An early morning walk on Sunday around the Golfcourse and motel and edge of the water at Fern Bay found a group of 3 Spangled Drongos with many Figbirds. a flock of 17 White-breasted Woodwallows huddling up together on a mangrove branch, Rainbow, Scaly-breasted & Musk Lorikeets feeding in flowering Bloodwoods and a juvenile White-breasted Sea-eagle following along the tide line! The it was off on our boat with Sandyb Bottom Charters ably skippered by Trevor, to check out the birds in Newcastle Harbour and the waders roosting on the Kooragang Dykes. Down at the entrance to Newcastle Harbour we checked out the buoys for interesting terns and our luck was in with a lone White-winged Black Tern roosting with Common Terns on the Starboard (green) buoy! About this time a Pomerine Jaeger flew out to sea, and Darters, Pied & Great Cormorants were feeding in the entrance! Back to the dykes where the first group of birds was a tidy flock of 30 Sooty Oystercatchers and then c. 200 Pacific Golden Plovers, some in breeding plumage, were found roosting on the dykes along with some Curlew Sandpipers & Red-necked Stints. Two flocks of Greenshanks , c 51 birds were roosting on the insdie edge of the dykes, while large numbers of Silver Gulls, Pelicans, occasional Great Egrets and Royal Spoonbills, 4 Pied Oystercatchers, Caspian, Crested & Little Terns and a few White-faced Herons. initally there were virtually no Eastern Curlews and Bar-tailed Godwits, but by the time we turned around and then headed back along the dykes, both species had come across to roost, being over 100 Eastern Curlews and about 600 Bar-tailed Godwits. Alas no Black-tailed Godwits had tumed up by the time we called it quits. White-bellied Sea-eagles made passes along the dykes, scaring many of the waders and terns. Top bird was a lone Greater Sand Plover, showing pink scallping on the breast, roosting with some Godwits and Golden Plovers.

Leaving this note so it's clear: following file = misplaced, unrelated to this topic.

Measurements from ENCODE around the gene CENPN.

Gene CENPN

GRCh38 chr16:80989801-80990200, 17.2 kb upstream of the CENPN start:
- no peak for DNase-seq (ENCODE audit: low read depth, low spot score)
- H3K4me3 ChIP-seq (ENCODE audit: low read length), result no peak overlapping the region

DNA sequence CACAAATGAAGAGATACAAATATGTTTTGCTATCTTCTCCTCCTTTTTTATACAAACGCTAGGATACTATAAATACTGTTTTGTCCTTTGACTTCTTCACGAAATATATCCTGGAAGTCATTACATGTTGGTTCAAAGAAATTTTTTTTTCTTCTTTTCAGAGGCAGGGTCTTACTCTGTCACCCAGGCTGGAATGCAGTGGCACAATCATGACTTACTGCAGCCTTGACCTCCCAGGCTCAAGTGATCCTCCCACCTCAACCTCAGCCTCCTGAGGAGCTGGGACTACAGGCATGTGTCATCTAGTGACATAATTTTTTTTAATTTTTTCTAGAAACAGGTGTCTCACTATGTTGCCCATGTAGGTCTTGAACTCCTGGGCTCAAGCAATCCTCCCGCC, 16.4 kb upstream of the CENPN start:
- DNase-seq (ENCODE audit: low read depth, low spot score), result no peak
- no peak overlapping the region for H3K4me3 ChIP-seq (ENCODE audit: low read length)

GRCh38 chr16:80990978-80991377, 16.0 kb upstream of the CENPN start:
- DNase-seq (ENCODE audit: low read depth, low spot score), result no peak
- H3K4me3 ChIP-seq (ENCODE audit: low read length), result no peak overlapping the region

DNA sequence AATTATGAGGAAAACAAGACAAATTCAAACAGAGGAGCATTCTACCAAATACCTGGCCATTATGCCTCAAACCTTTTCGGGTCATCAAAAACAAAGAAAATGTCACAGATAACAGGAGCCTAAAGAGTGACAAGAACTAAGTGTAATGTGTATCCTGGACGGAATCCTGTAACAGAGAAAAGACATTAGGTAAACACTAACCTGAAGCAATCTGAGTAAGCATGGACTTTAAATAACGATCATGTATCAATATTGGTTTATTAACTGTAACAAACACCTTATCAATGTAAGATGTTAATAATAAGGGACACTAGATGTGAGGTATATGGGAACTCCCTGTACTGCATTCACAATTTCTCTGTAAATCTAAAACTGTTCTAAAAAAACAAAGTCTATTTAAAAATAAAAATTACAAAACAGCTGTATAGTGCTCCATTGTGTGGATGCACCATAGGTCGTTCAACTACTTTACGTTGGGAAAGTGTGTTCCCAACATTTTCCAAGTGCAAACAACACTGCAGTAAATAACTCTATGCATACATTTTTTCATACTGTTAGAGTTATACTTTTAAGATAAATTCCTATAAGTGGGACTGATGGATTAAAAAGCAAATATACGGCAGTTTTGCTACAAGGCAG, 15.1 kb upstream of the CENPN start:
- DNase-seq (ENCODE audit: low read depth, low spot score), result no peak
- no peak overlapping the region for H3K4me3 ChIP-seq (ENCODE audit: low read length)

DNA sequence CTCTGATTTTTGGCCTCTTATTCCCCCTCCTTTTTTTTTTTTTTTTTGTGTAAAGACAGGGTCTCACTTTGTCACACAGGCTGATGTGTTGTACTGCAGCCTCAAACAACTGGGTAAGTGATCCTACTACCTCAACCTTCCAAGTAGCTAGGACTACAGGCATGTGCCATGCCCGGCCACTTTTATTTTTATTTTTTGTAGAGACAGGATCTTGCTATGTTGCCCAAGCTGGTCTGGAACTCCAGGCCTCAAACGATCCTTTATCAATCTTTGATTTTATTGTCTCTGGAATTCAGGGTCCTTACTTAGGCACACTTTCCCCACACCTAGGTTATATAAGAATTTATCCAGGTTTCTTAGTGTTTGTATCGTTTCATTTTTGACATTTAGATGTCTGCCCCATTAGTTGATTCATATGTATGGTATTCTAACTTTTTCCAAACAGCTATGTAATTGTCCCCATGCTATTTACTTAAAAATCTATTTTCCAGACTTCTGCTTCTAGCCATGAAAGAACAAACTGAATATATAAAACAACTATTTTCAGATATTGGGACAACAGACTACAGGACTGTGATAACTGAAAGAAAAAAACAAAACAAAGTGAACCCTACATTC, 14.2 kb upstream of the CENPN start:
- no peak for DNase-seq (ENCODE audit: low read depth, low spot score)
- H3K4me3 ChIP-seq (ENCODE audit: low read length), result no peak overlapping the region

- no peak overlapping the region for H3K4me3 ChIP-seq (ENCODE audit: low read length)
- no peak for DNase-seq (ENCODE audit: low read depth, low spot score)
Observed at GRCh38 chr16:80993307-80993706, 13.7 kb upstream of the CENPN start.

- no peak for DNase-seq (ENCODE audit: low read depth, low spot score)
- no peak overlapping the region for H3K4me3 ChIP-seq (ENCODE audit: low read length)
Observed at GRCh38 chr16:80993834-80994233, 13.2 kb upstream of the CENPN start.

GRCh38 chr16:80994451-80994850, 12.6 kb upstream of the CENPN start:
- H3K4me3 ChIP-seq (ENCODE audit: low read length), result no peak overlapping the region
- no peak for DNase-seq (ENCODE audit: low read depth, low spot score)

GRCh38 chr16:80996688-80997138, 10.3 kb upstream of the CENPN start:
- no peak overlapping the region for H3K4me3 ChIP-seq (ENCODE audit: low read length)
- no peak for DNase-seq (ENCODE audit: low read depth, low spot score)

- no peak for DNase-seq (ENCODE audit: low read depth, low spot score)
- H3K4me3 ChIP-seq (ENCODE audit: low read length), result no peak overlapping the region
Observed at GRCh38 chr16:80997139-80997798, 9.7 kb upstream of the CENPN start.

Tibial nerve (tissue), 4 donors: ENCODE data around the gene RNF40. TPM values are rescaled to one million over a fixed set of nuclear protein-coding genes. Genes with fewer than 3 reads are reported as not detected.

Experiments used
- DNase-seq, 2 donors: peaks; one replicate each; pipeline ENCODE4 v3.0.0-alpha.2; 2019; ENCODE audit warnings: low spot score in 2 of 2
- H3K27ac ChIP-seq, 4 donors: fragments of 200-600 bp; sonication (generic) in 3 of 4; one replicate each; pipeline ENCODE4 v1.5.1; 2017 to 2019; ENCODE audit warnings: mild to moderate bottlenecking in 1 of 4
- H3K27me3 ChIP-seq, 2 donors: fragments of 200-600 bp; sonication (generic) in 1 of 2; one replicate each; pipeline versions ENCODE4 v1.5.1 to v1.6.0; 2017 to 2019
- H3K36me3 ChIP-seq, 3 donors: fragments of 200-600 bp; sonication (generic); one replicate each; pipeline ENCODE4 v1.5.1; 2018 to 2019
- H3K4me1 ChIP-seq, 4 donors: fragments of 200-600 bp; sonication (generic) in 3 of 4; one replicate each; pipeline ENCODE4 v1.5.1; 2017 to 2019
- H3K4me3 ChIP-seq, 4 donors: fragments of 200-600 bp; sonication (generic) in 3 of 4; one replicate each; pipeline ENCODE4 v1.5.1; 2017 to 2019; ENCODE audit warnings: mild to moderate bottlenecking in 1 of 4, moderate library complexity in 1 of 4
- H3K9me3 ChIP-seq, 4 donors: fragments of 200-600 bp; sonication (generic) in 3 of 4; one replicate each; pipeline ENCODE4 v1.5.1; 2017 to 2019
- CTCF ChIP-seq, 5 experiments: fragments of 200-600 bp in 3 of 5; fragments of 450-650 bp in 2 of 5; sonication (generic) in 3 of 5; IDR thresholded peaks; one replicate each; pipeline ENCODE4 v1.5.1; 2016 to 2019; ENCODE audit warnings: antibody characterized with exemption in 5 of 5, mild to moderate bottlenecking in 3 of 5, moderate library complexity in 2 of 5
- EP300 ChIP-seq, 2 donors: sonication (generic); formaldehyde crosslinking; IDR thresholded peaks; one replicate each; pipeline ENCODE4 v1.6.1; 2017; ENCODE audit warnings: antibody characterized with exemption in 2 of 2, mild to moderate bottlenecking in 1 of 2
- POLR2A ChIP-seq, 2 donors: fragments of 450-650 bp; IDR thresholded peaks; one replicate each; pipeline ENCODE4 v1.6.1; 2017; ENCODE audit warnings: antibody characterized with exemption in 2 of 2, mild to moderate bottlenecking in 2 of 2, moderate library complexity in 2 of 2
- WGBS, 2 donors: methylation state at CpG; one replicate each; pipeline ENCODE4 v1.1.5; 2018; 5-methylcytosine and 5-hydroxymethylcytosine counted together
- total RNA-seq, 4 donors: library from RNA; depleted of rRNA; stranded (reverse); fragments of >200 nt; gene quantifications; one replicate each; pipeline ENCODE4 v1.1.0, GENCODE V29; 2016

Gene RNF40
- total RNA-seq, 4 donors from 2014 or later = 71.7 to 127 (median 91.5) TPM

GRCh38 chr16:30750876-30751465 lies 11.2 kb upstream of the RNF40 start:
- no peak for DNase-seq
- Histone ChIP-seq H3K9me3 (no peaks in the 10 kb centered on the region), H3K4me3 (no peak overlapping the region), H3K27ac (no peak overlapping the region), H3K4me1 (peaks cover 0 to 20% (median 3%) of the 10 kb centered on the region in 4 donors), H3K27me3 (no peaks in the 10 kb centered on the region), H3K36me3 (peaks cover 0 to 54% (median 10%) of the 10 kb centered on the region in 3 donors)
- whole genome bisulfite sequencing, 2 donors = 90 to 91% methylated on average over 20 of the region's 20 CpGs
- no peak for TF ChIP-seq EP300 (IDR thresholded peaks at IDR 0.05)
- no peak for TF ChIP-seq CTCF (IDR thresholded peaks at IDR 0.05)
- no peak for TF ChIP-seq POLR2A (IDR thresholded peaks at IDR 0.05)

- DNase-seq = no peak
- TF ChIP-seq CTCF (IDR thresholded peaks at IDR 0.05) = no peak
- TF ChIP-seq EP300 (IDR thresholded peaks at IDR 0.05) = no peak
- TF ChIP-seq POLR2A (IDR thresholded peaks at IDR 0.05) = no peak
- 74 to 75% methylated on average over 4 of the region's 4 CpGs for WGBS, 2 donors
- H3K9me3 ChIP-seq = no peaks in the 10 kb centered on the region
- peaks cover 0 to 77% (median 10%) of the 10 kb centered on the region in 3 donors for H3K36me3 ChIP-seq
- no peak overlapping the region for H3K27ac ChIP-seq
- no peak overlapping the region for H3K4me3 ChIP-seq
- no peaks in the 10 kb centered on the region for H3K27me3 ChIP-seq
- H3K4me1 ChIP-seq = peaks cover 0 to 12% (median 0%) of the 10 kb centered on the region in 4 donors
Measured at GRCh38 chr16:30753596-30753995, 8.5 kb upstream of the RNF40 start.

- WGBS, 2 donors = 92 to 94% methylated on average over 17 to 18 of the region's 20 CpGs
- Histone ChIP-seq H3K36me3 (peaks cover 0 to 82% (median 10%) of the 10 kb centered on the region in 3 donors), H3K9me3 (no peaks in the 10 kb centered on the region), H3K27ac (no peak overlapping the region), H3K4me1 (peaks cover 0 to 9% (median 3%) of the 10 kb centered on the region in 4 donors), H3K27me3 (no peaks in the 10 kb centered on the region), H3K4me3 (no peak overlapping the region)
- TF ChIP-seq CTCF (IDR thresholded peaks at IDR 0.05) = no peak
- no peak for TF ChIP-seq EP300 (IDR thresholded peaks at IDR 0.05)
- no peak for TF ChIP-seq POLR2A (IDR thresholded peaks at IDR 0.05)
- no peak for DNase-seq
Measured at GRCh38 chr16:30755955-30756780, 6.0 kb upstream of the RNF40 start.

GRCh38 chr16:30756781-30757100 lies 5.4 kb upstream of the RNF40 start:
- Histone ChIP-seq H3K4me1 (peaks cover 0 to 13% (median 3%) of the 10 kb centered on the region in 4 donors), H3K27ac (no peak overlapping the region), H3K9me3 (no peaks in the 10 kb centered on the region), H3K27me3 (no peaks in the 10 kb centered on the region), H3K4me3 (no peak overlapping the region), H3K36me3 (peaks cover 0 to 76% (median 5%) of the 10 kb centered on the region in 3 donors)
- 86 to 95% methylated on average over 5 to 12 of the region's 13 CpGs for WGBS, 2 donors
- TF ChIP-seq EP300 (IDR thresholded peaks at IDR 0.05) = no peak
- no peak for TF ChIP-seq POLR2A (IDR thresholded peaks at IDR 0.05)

We sadly left our boat at Stockton, farewell Trevor, and then headed off to the Hunter Wetland Centre, Shortland, a top Hunter birding spot and Egret nesting colony. It was a good day to visit, 71 Magpie-geese, incuding many family parties had come for the day, 14 Wandering Whsitling Ducks were loafing around the ponds, while juvenile Intermediate, Great and Little Egrets, and juvenile Royal Spoonbills had come to learn how to hunt for food! One Intermediate Egret was seen to catch two large skinks, both She-oak Skinks, and kill and eat them both in 8 minutes!The photographers had a great time and there was even a pair of Australasian Little Grebes with 3 recently hatched chicks! Other birds here includind another Spangled Drongo, a pair of Striped Honeyeaters gave great views, and for our overseas visitors, close views of Spotted Pardalotes, Yellow-faced Honeyeaters and Yellow Thornbills. Our last stop for the day was at Leneghans Rd Swamp, Minmi, where there was a Swan with 3 cygnets, a group of 5 adult Sea-eagles indulging in display flights over the swamps, Pied Butcherbirds and Cattle Egrets still in breeding plumage. All up we saw 120 species, indulged ourselves with the viewing of the waders and enjoyed a good time of cameraderie and socialising together.
Wendy lost in the view at Nobby’s
Alan Morris, Ornithologist for Follow That Bird.